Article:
To Supplement or Not to Supplement?

If you have been to the gym or opened a mainstream fitness publication, you may have been inundated with advertisements of for herbal, sports nutritional supplementation products.  The term "supplements" is the more commonly used name.  With all that advertising, it would seem there is a shortage of nutrients in the world.  Or is there?  This entry has taken me  a while to write (and publish).  There may be some backlash with this entry.  I think it is important to be as realistic and sensitive to individuality as possible. This leads me to begin this entry with the question,

Q: Are supplements needed?

A: First, let me be clear that I am NOT a registered/licensed dietitian or sports nutritionist (yet) 😉 That stated, to answer this question within my scope, "no" and "maybe".

😳 Huh?!?

The difficulty in nutrition is the same as exercise programming. That is to say every body or in this case, metabolism, is different. To blanket answer, "yes" or "no" can be careless...some would even argue a form of malpractice.



My scenario to the answer, "no", is if an individual has access to the appropriate foods for him/her, this answer can apply. Supplements are supposed to be that, an adjacent aid when the proper food variety isn't available. I am not a believer in the soil is depleted to the point of needing additional assistance. I live in aggie (agriculture) land. I can reach out to authorities in the field. I keep flirting with the idea of doing the dietetics program through the Interactive Distance Education Alliance (IDEA)  The IDEA is a combination of 10 Universities, in the middle of aggie land, (Colorado State, Iowa State, Kansas-Medical Center, Kansas State, North Dakota State, Oklahoma State, South Dakota State, University of Nebraska-Lincoln) working together to teach an online Masters of Science degree in Dietetics.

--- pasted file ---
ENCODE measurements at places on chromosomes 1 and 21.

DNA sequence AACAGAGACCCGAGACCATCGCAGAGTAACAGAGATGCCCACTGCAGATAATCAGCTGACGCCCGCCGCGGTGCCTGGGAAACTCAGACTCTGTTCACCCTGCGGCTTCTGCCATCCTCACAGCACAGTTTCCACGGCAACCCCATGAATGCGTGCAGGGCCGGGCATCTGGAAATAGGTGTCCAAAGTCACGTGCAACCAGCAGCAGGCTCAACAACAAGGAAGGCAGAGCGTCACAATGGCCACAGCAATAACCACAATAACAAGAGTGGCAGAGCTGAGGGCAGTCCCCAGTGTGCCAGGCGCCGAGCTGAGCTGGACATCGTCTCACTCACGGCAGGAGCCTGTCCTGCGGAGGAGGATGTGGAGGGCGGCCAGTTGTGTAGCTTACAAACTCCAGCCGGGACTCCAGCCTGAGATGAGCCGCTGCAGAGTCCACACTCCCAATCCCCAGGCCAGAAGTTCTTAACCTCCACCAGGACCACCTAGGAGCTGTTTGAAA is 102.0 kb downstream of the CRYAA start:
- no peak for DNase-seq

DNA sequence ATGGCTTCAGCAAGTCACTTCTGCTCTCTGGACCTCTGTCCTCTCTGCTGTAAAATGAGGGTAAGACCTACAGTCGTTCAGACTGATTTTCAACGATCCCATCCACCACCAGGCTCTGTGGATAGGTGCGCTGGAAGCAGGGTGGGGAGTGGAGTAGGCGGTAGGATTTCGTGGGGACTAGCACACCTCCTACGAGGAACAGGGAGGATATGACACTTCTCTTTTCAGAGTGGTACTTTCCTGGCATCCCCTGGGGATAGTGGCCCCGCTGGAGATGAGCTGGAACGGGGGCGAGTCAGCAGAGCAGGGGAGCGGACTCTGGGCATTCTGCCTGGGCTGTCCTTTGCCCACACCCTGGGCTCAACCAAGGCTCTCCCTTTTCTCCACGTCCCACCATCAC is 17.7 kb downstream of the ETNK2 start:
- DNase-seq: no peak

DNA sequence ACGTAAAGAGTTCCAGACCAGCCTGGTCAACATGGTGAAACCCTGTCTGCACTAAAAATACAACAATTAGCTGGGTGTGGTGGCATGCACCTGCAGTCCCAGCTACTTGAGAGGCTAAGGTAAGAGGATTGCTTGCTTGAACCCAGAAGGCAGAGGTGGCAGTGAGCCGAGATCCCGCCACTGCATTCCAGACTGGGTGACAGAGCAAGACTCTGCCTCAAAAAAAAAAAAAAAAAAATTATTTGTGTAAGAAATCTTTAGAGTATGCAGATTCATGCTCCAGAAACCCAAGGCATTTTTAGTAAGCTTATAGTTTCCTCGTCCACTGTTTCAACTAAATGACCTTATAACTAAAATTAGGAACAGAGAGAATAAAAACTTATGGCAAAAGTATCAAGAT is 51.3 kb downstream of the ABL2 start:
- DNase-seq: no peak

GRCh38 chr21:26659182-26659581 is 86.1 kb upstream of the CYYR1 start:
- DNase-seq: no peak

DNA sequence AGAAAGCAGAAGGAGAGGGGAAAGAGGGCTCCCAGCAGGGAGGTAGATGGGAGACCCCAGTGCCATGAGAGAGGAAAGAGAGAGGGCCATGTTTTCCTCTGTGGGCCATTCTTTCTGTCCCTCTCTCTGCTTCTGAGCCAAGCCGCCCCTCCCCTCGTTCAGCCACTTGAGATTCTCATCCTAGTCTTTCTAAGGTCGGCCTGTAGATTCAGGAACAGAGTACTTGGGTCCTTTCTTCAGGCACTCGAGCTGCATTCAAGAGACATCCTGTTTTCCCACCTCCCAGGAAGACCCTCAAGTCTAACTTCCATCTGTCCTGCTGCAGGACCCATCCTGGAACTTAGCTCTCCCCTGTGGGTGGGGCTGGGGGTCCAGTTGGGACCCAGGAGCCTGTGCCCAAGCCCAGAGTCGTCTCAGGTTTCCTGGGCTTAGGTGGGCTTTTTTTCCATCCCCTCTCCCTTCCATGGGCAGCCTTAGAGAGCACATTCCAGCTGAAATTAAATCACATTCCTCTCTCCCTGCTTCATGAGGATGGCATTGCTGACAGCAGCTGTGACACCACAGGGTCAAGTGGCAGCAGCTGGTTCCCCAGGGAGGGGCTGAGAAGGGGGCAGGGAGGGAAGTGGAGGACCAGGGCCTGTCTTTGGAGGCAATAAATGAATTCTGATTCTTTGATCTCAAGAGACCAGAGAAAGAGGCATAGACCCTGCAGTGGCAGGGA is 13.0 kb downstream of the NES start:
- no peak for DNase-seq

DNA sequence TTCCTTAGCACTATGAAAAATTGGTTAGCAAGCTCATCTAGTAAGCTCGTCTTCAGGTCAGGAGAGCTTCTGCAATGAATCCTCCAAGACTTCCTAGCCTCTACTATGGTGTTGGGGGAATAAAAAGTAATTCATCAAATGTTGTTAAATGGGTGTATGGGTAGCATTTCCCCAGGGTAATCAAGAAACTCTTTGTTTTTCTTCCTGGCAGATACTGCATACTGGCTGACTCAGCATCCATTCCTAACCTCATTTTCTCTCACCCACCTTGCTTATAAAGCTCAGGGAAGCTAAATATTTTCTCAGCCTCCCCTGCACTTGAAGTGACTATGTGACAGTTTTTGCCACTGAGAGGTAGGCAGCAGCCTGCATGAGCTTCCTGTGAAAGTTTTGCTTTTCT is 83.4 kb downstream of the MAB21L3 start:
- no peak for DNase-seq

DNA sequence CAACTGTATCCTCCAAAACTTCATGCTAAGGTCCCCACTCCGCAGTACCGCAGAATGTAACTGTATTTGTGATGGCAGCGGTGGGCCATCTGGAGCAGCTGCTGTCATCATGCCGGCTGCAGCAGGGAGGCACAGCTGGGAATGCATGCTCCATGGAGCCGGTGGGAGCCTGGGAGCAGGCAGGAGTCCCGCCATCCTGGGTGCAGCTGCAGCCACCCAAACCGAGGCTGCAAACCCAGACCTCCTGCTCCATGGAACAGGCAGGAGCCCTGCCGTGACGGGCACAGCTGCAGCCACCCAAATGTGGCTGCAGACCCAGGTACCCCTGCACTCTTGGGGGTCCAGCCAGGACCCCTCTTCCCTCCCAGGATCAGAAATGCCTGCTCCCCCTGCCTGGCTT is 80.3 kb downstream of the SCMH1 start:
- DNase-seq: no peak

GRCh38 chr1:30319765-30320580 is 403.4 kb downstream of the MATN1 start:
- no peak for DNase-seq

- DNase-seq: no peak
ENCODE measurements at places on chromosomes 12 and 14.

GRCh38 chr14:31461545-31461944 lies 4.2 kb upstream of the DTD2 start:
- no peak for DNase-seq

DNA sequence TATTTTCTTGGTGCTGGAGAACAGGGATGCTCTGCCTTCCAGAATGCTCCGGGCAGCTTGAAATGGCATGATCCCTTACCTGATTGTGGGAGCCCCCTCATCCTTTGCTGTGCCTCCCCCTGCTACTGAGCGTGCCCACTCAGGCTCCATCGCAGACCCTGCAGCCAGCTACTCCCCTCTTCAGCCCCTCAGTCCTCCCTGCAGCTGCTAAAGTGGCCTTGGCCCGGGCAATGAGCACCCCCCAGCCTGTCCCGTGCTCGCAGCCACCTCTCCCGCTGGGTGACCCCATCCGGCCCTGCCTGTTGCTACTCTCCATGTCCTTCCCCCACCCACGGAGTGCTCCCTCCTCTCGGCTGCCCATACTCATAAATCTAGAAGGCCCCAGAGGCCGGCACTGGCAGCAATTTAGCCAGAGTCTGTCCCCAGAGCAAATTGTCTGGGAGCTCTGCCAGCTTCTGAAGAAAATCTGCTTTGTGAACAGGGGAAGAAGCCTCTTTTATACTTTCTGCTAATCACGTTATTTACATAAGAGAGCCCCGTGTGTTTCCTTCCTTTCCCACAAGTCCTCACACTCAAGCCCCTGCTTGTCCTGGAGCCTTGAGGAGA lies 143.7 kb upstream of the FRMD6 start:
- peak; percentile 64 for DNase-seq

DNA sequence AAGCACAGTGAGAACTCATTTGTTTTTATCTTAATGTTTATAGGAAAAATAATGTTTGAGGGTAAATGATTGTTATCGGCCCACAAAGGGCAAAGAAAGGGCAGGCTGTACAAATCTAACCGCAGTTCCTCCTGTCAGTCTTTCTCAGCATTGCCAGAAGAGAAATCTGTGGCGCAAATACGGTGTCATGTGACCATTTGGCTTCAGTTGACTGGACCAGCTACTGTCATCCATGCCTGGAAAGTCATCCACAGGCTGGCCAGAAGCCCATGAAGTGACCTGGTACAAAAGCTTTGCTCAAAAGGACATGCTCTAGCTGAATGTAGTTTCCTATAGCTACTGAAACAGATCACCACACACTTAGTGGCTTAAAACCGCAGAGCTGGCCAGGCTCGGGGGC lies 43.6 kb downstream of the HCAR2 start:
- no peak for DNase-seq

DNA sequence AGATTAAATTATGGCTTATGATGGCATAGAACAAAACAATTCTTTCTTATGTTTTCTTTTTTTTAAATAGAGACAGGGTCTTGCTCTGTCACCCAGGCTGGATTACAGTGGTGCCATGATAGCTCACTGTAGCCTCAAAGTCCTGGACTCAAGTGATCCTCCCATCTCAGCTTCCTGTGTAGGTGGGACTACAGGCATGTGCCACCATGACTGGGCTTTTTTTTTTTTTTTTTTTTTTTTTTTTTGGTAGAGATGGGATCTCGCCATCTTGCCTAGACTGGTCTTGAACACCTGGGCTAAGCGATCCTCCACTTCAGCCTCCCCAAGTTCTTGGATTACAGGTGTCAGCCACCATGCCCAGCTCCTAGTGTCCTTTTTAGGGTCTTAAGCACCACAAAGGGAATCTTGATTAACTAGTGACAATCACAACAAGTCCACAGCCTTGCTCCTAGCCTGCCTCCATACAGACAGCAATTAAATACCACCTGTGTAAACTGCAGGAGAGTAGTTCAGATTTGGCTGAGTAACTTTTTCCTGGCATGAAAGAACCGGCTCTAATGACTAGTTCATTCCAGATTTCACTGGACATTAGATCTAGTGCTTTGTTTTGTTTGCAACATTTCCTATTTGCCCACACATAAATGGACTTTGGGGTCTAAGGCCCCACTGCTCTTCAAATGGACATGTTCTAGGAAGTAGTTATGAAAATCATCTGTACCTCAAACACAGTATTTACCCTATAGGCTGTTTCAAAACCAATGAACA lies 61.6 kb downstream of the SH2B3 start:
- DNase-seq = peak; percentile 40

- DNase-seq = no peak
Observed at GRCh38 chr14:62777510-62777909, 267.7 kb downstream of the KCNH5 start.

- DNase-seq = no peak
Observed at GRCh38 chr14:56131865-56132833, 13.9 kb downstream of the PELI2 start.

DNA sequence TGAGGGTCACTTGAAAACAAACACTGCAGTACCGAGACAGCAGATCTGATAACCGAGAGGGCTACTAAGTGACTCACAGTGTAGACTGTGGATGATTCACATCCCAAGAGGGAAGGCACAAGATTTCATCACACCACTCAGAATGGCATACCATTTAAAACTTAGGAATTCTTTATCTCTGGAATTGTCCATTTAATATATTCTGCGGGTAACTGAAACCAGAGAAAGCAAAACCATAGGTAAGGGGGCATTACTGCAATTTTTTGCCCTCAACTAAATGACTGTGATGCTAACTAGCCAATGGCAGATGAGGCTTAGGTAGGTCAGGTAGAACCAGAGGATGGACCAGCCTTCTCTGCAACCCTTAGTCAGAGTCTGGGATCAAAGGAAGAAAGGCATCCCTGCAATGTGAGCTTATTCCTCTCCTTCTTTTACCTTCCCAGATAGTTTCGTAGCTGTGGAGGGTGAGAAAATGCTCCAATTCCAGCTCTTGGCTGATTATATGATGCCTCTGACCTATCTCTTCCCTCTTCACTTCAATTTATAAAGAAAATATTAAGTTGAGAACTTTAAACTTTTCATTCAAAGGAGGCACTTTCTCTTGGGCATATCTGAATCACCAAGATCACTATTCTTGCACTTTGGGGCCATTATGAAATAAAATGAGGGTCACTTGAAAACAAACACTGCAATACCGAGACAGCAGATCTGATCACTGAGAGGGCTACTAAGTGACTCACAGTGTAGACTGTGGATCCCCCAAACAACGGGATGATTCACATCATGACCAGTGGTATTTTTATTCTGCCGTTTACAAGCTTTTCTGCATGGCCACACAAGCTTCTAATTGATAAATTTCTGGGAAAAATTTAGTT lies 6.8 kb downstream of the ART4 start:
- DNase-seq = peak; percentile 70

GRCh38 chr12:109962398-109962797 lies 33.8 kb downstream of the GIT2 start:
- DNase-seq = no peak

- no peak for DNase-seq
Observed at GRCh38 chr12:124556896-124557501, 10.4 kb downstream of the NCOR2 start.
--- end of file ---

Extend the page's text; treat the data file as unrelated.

My point?  Though there may be a little depletion in the soil, it is not as dire as I've seen some marketing efforts report.  We are what we can absorb anyway...not necessarily eat.  I know too many healthy people that do not take a supplement and have "the look" of health (lean body). 🤔🍗🍏


In my "maybe" scenario, pending on an individual's lifestyle (athletic, high stress, little to no time to cook, financial budget), than supplementation could potentially be a helpful tool in supporting health, lean body mass and possibly athletic performance (if applicable). In accordance to research distributed by the International Society of Sports Sciences (ISSN), the supplements that have been proven to have a significant effect are,

Beta Alanine
Creatine Monohydrate
Protein Powder | (Essential Amino Acids - EAA)

As a non-L/RD, I'm not to sway someone to take anything 😳 We can give information to people as a Fitness Nutrition Specialist (FNS) and allow them to make the decision for themselves.

When Marketing and Science Clash

I do not agree with  certain advertising.  The main 3 are the use of "cleanse" and "superfoods" terms and the alleged severe depletion of farmland soil.  In reference to the marketing terms, there are no such things in scientific terminology.  Specifically, cleanse/detoxifications in medical terms relate to the functions of the kidneys and liver. If a "detox" outside of those 2 examples were occurring, it is most likely a stomach being pumped from poisoning.  Superfoods is a marketing term to emphasize a supposed medical benefit .  Anyone who chooses to eat fresh vegetables, fruits, protein sources daily would receive the same alleged benefits as these superfood products. The question is, will the person do that?  If not, then yes, you can see where a supplement could potentially be beneficial. Let's not kid ourselves with it being "super" though.  It is simply a replacement.